Review: A Twist of the Knife by Becky Masterman @mastermanbecky @MinotaurBooks


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Release date: March 21, 2017

Publisher: Minotaur Books

Genre: Mystery/Thriller 

Blurb: 

Ex-FBI agent Brigid Quinn, “the most original female character to anchor a crime series in years,” (The New York Times) is back—on a case staking family, friendship, and a man on death row.


Ex-FBI agent Brigid Quinn, now happily settled in Tucson, doesn’t go back to visit her family in Florida much. But her former partner Laura Coleman, whose life she has saved and who saved her life, is living there now. When Laura calls about a case that is not going well, Brigid doesn’t hesitate to get on a plane.


On leave from the Bureau, Laura has been volunteering for a legal group that is trying to prove the innocence of a man who is on death row for killing his family. Laura is firmly convinced that he didn’t do it, while Brigid isn’t so sure—but the date for his execution is coming up so quickly that she shares Laura’s fear that any evidence absolving him from the crime may come too late.


Edgar Award and CWA Gold Dagger finalist Becky Masterman’s third Brigid Quinn novel is the masterful follow-up to Fear the Darkness and Rage Against the Dying. 

Review: 

I’m sadly wrapping up my Becky Masterman binge here, I reviewed Rage Against the Dying and Fear the Darkness earlier this week, and though I LOVED my experience with this series, I’m bummed that I’m now caught up and I have to wait along with everyone else to see what Brigid Quinn gets up to next. This series is fantastic, the more I read, the more I loved Brigid and the third installment revealed so much more about her personal life and brought a deeper understanding of who she is and what drives her.

All of the books in this series have some seriously gripping prologues, but this one is my favorite thus far. It’s 1980 and a young Brigid is about to witness her first execution, a man on death row is about to be killed in the form of the electric chair. She talks about the odd feelings she has while simply sitting and watching as a man dies despite everything on the inside screaming at her to help him, its unnatural and goes against every instinct she has. It was very chilling and set the stage for the story perfectly.

Brigid leaves Arizona and heads to Florida when she receives word that her father is sick and in the hospital. While I missed the setting of AZ, I also appreciated seeing Brigid back home where it all began. Laura Coleman from Rage Against the Dying is back and it was nice to check in and see how she was recovering after the events that happened in that book. Coleman is working to exonerate a man named Marcus Creighton who was sentenced to death after the murder of his wife and the disappearance of his three children. 

I’ve had a kind of morbid fascination about cases where an innocent man (or woman) is incarcerated for awhile now, so the premise for this one intrigued me. In 2015 alone, 149 people in US prisons were exonerated and released after their innocence was proven. On average, they spent 15 years behind bars. 15 years for something they didn’t do. Can you even imagine? It’s a terrifying thought, and while I won’t reveal if Creighton was actually innocent or guilty, I will say that this one gave me plenty of food for thought.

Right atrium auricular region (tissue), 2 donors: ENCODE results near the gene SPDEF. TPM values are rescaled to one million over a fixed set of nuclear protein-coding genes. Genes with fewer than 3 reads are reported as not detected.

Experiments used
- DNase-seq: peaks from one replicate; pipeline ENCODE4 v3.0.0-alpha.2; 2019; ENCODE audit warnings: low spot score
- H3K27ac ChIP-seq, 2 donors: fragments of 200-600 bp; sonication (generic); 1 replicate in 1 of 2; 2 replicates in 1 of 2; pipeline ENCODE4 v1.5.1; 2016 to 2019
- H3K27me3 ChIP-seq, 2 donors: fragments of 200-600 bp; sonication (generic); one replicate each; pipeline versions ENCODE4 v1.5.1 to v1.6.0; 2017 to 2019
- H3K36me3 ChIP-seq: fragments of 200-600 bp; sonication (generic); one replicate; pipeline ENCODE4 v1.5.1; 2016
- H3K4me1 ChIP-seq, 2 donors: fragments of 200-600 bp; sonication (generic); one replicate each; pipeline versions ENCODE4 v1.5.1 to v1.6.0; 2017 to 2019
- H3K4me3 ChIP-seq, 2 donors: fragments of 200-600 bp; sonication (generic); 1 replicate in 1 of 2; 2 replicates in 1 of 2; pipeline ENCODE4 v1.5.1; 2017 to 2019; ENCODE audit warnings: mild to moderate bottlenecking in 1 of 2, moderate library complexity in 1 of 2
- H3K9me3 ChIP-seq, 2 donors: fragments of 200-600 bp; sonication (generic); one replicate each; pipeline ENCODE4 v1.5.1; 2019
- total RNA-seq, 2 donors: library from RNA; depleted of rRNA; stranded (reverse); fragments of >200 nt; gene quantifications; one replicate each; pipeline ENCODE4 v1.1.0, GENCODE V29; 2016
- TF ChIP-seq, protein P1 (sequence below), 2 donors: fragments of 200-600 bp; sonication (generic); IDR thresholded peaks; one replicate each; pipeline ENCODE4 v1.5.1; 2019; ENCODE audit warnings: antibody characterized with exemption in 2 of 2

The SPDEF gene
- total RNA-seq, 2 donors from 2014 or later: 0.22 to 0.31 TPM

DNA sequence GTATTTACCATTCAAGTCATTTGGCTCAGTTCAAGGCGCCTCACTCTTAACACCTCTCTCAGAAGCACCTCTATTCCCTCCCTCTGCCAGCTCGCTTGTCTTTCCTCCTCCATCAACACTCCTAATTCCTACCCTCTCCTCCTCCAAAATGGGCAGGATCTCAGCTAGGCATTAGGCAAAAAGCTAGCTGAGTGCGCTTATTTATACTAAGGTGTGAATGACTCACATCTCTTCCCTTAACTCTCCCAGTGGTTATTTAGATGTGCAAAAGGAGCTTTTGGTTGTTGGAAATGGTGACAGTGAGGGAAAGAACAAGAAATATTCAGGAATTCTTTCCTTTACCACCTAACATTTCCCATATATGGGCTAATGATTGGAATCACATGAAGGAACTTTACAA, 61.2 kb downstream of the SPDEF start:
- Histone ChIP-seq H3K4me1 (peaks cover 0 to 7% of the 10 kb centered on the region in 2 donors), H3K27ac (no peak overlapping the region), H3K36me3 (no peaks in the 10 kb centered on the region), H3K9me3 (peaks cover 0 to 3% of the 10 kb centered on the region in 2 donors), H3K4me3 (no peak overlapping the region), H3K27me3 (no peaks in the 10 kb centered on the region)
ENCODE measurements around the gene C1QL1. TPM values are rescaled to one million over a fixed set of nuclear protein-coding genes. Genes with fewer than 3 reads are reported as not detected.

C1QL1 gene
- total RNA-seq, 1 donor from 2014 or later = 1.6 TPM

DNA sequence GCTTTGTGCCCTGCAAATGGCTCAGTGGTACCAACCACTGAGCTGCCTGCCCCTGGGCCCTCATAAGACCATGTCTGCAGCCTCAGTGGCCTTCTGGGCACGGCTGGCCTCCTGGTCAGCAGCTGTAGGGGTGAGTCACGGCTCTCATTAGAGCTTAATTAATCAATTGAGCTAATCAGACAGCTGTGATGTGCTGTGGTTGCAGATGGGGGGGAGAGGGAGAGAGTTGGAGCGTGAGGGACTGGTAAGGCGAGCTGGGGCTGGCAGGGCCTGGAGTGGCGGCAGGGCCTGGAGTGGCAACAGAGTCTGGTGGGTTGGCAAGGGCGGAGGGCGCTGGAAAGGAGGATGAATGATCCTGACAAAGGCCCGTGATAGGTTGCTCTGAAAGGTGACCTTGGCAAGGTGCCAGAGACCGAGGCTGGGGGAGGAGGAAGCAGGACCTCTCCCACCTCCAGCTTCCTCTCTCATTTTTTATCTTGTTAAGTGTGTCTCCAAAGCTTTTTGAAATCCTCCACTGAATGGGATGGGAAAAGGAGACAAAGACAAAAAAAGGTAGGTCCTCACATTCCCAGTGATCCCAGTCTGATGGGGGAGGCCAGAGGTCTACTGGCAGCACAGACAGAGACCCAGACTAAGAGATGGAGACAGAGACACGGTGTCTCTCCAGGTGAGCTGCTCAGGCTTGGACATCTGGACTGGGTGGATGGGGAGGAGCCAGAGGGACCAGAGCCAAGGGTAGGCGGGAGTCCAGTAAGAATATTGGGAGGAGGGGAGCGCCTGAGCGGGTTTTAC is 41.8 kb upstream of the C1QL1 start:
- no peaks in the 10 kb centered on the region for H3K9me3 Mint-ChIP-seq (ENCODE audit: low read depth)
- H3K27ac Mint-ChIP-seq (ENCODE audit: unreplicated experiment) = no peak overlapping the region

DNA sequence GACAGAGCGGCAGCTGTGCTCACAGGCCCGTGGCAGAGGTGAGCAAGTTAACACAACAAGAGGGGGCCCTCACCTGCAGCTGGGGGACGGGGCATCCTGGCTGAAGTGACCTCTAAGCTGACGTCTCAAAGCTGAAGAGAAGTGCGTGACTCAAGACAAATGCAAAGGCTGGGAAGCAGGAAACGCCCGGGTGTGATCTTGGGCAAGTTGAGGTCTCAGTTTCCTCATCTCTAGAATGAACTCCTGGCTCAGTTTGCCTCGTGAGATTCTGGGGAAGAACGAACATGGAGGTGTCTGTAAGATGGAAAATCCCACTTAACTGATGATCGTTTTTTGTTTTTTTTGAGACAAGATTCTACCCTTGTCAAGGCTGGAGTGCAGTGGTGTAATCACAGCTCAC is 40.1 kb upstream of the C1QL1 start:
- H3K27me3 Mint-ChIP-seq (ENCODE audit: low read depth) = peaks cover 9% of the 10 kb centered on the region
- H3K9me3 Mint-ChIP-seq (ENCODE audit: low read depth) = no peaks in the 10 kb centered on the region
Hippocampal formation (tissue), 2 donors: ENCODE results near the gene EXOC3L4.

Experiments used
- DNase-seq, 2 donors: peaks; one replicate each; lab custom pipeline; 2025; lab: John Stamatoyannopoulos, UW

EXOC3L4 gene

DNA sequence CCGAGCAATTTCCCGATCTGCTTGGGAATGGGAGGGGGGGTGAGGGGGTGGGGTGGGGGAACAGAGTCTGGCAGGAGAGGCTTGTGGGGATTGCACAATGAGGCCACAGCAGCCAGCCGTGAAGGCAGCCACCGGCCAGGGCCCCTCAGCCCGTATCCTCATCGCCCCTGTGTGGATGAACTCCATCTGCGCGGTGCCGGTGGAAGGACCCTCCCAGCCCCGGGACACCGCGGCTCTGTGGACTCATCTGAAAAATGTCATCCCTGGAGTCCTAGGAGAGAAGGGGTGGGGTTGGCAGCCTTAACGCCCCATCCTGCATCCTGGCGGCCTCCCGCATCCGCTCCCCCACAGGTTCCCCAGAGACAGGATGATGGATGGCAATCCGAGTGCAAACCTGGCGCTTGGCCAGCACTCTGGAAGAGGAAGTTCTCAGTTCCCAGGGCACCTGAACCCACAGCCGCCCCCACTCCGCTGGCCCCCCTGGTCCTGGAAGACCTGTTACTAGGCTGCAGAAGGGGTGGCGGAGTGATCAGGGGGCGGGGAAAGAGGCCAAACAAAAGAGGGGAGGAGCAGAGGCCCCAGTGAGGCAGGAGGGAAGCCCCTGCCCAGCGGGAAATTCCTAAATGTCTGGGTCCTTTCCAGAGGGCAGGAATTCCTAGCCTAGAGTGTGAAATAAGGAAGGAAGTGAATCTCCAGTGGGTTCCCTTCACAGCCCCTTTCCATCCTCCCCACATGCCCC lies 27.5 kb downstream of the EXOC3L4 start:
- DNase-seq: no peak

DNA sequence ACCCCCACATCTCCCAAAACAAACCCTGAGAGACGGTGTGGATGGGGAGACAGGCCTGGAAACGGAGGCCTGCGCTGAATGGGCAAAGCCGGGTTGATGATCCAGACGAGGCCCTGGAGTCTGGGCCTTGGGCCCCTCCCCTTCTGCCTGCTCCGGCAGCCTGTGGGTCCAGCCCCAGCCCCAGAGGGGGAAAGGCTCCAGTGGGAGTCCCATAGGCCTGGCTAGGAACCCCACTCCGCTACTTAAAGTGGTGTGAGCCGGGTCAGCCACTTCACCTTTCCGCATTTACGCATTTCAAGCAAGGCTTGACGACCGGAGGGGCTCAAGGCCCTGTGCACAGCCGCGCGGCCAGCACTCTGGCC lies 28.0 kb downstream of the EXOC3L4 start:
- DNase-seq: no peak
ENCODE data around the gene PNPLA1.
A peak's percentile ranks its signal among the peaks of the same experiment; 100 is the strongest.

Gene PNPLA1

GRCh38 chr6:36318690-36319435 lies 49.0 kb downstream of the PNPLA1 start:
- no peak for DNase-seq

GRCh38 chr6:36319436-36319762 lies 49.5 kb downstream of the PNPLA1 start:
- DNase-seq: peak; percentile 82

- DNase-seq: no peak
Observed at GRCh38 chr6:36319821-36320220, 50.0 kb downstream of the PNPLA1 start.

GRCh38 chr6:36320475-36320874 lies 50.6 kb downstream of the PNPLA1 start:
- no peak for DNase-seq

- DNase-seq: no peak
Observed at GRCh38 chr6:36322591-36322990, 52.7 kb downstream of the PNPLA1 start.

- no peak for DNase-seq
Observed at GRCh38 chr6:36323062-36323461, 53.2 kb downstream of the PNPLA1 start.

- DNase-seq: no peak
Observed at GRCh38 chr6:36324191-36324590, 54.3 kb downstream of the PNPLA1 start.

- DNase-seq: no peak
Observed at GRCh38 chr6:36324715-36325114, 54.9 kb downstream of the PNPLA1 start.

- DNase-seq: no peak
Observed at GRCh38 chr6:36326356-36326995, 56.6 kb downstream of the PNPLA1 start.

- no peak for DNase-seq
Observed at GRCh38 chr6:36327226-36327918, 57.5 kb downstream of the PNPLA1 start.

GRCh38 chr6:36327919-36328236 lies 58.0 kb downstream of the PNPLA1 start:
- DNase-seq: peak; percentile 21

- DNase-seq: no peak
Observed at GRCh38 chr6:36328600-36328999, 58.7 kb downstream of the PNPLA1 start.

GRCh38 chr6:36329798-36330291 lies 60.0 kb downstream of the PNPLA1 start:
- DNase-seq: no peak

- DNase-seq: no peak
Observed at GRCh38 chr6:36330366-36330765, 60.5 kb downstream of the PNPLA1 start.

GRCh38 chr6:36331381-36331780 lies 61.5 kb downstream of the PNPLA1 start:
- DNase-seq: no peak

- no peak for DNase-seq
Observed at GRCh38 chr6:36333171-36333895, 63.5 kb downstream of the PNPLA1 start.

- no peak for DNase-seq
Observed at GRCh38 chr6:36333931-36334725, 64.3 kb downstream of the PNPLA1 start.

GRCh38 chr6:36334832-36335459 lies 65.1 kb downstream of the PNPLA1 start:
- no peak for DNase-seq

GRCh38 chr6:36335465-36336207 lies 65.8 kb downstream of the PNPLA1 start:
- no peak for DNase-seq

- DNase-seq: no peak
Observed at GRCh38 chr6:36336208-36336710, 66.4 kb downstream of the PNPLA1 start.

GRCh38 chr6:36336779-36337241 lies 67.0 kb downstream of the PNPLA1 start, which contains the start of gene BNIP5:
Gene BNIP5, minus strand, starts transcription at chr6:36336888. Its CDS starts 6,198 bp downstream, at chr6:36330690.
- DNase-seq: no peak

I don’t quite know how, but Brigid’s voice just gets stronger and more distinctive with each book. Maybe it’s because as the series progresses Masterman delves deeper into her character and peels back more layers of her personality, or maybe it’s because by now I’ve grown rather attached to her, but whatever the case is, my connection with this sarcastic, bullheaded, amazing woman continues to grow. She doesn’t just skirt the boundaries of the law when it suits her, she stomps on them, grinds them into dust and never looks back. She is one seriously tough, intimidating woman and if she was real, I would be tempted to knock on her door with a cup of coffee in my hand, the stories she could tell… The glimpses inside her head as she struggles to work out a case always draws me in, it’s like watching an extremely complicated puzzle being put together. Sometimes you think you have everything in the right spot until just a couple of pieces don’t fit exactly right, but then, you have an AHA moment and it all makes sense. Brigid always fits it all together faster than me, and that’s exactly how I like it as I don’t want to be able to figure it all out alone. Masterman is now an autobuy author for me and I can’t wait for book four, what a brilliant series this is. 

Overall rating: 5/5

Thanks to Minotaur Books for my review copy. 

15 thoughts on “Review: A Twist of the Knife by Becky Masterman @mastermanbecky @MinotaurBooks

  1. Renee (Itsbooktalk) says:

    This one sounds even better than last 2!! I have to start this series:) Ok, something else we have in common…I have an extreme fascination with people who’ve been incarcerated for crimes they didn’t commit…it’s tragic! I think I sent you Getting Life…you have to read that one if you haven’t already. I just picked up Anatomy of Innocence last week at the library which sounds super good!

    Liked by 1 person

  2. Amanda @Cover2CoverMom says:

    LOVE the cover for this one! Sounds like a wonderful series with a fantastic leading lady 🙂

    “In 2015 alone, 149 people in US prisons were exonerated and released after their innocence was proven. On average, they spent 15 years behind bars. 15 years for something they didn’t do. Can you even imagine?”

    Yes! It is insane. BUT also think about the people who get away with it and walk among us…

    Liked by 1 person

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